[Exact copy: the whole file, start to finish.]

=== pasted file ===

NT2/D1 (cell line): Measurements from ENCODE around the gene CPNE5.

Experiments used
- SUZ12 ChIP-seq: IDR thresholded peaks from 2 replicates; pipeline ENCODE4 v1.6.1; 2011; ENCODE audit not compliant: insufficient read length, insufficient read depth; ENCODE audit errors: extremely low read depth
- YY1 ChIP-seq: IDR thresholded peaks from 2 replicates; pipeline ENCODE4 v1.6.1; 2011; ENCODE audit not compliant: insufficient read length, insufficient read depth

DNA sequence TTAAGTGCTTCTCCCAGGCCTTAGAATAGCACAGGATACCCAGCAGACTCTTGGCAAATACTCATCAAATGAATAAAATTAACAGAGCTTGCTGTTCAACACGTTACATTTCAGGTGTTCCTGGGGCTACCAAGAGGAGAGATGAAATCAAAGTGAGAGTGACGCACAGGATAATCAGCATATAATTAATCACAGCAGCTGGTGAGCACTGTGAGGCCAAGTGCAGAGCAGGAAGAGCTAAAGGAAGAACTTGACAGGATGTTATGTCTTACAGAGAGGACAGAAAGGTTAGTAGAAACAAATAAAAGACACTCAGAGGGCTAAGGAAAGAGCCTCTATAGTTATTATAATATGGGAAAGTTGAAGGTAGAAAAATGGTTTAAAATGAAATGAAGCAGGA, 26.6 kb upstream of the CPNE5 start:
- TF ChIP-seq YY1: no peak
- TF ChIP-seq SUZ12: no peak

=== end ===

NT2/D1 (cell line): Measurements from ENCODE around the gene CPNE5.

Experiments used
- SUZ12 ChIP-seq: IDR thresholded peaks from 2 replicates; pipeline ENCODE4 v1.6.1; 2011; ENCODE audit not compliant: insufficient read length, insufficient read depth; ENCODE audit errors: extremely low read depth
- YY1 ChIP-seq: IDR thresholded peaks from 2 replicates; pipeline ENCODE4 v1.6.1; 2011; ENCODE audit not compliant: insufficient read length, insufficient read depth

DNA sequence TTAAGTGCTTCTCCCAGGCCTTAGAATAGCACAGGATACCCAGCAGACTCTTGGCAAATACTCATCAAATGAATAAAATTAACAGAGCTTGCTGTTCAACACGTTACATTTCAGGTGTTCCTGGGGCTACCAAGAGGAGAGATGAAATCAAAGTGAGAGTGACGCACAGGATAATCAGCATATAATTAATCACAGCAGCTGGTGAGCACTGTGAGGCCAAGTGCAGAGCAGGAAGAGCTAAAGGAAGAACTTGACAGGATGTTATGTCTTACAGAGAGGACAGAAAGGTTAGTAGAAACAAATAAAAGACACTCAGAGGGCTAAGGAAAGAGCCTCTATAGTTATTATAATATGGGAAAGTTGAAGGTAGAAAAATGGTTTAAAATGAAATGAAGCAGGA, 26.6 kb upstream of the CPNE5 start:
- TF ChIP-seq YY1: no peak
- TF ChIP-seq SUZ12: no peak